By CPT Jamie B. Morris, DPT, OCS, CSCS, and LTC Donald L. Goss, PT, PhD, OCS, ATC
Study findings suggest that increased loading rates and tibial acceleration are associated with an increased risk of sustaining a tibial stress fracture. Interventions directed at reducing these impact variables may decrease the incidence and recurrence of this serious injury.
Stress fractures are a common overuse injury of the bone attributed to the repetitive strain associated with impact activities such as running and marching.1 Stress fractures are among the most common injuries sustained by runners and military populations. They are among the top 10 overuse injuries and account for up to 50% of all injuries in runners and military recruits, with an annual incidence of up to 31%.2,3
The tibia is the most commonly injured bone and accounts for 33% to 55% of stress fractures.2 Tibial stress fractures (TSF) have one of the highest recurrence rates, ranging from 10.6% to 36% in military recruits.2 TSF are also associated with a long recovery period, often requiring up to 12 weeks of activity modification.4 This can lead to diminished cardiovascular fitness in soldiers and athletes due to reduced training.5 TSF not only result in a loss of physical fitness, but also result in considerable financial loss, including an estimated $6.2 million annually related to US Army recruits discharged from basic training due to this injury.6
It is important to understand the etiology of the injury and appropriate management and preventive methods to reduce the incidence of TSF and its rate of recurrence. Stress fractures often develop because of multiple influences, such as biomechanical, hormonal, nutritional, and genetic factors.1 An understanding of the pathophysiology, epidemiology, biomechanics, and diagnosis, as well as modifiable risk factors, can help practitioners take steps to reduce the incidence and recurrence of this costly injury.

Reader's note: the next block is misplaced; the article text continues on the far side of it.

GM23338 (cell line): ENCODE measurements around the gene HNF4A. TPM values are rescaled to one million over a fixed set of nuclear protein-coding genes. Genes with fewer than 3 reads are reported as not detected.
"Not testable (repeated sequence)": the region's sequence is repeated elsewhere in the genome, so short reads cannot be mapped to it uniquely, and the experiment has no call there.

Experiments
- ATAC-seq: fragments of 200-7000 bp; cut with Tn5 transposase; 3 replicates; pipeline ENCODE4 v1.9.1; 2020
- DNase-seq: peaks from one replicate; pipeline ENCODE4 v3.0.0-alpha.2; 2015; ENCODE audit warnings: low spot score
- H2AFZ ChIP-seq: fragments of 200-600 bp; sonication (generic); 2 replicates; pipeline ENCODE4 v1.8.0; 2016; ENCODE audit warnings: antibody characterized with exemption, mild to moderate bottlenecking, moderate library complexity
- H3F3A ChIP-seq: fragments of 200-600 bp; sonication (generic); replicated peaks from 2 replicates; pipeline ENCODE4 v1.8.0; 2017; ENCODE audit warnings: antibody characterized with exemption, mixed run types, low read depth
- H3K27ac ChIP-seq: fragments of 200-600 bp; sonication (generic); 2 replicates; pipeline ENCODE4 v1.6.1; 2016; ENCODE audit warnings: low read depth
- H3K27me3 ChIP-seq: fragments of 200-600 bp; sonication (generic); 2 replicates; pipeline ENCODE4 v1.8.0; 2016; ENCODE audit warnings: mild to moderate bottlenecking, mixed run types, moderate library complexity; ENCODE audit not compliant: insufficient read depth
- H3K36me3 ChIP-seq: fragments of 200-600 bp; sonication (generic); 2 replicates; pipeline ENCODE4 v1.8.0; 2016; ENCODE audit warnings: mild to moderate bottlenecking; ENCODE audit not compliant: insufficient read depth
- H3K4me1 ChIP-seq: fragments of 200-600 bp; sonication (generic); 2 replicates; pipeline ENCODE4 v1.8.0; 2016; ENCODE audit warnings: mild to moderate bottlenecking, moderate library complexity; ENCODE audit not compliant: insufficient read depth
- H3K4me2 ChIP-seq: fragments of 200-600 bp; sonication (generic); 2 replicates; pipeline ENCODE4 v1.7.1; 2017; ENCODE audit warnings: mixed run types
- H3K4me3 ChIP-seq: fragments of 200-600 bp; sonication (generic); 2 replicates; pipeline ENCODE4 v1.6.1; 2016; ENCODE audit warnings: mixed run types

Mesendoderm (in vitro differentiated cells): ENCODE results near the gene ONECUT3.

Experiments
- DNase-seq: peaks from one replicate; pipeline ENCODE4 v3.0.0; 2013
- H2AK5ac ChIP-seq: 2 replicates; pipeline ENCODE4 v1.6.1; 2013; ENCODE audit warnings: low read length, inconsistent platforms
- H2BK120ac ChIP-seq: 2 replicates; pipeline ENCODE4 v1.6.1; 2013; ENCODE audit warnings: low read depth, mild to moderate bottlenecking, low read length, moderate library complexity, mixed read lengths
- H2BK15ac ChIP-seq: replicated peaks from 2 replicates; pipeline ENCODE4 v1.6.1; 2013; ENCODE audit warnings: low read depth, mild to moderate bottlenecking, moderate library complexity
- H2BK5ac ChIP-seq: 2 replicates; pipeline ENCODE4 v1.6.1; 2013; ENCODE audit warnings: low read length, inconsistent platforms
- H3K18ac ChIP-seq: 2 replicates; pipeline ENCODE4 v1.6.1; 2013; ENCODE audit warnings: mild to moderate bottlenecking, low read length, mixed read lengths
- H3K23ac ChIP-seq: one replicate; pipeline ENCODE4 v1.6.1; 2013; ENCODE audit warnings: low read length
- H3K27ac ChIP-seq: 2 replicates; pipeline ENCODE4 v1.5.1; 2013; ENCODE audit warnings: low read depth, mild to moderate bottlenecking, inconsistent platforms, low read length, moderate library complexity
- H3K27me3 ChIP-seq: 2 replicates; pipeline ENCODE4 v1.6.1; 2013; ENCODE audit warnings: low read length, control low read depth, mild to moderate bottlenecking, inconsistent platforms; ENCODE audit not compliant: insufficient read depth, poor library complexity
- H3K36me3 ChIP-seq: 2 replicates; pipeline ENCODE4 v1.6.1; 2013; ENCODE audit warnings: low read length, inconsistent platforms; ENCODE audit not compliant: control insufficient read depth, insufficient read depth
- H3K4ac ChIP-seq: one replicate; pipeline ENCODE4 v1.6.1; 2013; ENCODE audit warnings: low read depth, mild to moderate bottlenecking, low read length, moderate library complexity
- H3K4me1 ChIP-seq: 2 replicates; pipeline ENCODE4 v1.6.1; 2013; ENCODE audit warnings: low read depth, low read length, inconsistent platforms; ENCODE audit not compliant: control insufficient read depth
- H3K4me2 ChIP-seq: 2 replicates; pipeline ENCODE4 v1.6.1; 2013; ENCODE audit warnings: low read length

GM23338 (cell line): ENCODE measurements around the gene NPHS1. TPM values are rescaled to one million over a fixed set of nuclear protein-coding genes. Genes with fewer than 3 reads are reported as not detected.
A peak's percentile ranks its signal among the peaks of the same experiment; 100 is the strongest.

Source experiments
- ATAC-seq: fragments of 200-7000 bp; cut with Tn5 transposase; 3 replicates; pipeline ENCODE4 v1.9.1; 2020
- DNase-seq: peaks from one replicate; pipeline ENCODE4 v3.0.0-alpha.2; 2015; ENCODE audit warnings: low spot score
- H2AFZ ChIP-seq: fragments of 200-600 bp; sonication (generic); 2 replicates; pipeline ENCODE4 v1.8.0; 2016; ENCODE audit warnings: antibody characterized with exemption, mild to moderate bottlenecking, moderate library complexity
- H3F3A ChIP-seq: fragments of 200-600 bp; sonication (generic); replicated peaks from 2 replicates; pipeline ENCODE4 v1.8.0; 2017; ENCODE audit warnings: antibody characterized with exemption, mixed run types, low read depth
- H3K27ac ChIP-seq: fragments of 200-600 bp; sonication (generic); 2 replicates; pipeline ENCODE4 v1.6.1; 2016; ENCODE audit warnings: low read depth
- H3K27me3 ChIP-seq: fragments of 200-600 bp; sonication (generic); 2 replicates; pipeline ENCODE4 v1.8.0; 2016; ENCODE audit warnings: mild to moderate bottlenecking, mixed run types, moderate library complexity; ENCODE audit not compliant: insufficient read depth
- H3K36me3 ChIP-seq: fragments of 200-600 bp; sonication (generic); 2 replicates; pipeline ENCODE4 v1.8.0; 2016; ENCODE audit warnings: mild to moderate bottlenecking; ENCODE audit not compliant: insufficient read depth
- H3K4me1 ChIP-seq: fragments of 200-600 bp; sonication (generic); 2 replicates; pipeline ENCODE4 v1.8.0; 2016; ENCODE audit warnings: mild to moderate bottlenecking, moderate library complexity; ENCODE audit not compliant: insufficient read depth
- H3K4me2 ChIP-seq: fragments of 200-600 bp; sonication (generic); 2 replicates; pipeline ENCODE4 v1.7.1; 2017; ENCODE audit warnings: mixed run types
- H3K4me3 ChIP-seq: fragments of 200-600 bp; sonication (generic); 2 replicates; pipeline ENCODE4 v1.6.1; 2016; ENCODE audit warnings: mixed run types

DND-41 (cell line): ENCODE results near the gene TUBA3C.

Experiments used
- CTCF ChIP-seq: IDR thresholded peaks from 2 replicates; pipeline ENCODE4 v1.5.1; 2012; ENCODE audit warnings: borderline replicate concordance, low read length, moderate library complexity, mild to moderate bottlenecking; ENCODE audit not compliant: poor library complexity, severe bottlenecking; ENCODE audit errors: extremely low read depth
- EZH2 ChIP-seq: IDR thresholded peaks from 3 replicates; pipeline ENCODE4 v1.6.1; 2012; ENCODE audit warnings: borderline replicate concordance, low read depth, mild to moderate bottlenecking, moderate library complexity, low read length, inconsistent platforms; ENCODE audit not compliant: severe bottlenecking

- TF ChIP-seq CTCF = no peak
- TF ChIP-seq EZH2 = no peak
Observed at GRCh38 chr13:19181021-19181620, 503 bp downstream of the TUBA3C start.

During weight-bearing and impact activities such as running and marching, the skeleton is exposed to mechanical loading, which causes bone to deform. The amount of deformation depends on the magnitude of the load and the ability of the bone to resist deformation, or strain. The amount of strain caused by running and marching is much smaller than the degree required to fracture cortical bone, but is still capable of causing microdamage over time.7
Wolff’s law states that bone remodeling is a response to applied mechanical stress. It is a function of the number of loading cycles, cycle frequency, and the amount of strain.1 Bone remodels though continuous osteoclastic and osteoblastic activity that occurs throughout life. Remodeling normally repairs microdamage as it occurs, and osteoblasts deposit new bone to create a new structural unit that can withstand greater loads. This adaptation decreases the degree of bone strain associated with a given load, so greater loads are tolerated without microdamage formation.7 However, if excessive loads or cycles continue at a faster rate than skeletal repair can be maintained, a stress injury will occur because of excessive bone strain and the accumulation of microdamage.1
TSF occur most frequently in association with high-impact activities due to the repetitive mechanical loading of the bone. The greatest incidence of tibial stress injuries has been reported in long distance runners and military populations.8 One third of cross-country runners report a history of stress fracture, and the sport’s annual incidence can be as high as 21%. Of those reported, half occur in the tibia. Meanwhile, 10% to 12% of those athletes will sustain another stress injury within two years.9,10 The literature is mixed on the difference in incidence rates between male and female athletes. Bennell et al demonstrated no difference in incidence between male and female track and field athletes in a one-year prospective study.9 Arendt el al, however, found the incidence of stress fractures in female collegiate athletes was double that of their male peers.11
The reported incidence of stress fractures among US military trainees is 4.8%12 to 19%,13 and as high as 31% in Israeli trainees.14 It is more common in military populations for women to sustain a stress injury; a female recruit is 3.5 times more likely to develop a stress injury than a male recruit.15 Lastly, older military recruits are more likely to sustain a stress injury than their younger counterparts. The risk of injury increases to 5% for Army recruits older than 29 years,15 and Marine recruits older than 21 years are twice as likely as younger recruits to develop a stress fracture.16 The recurrence rate for stress fractures in a military training population is also considerable, ranging from 10.6% to 36%.2,3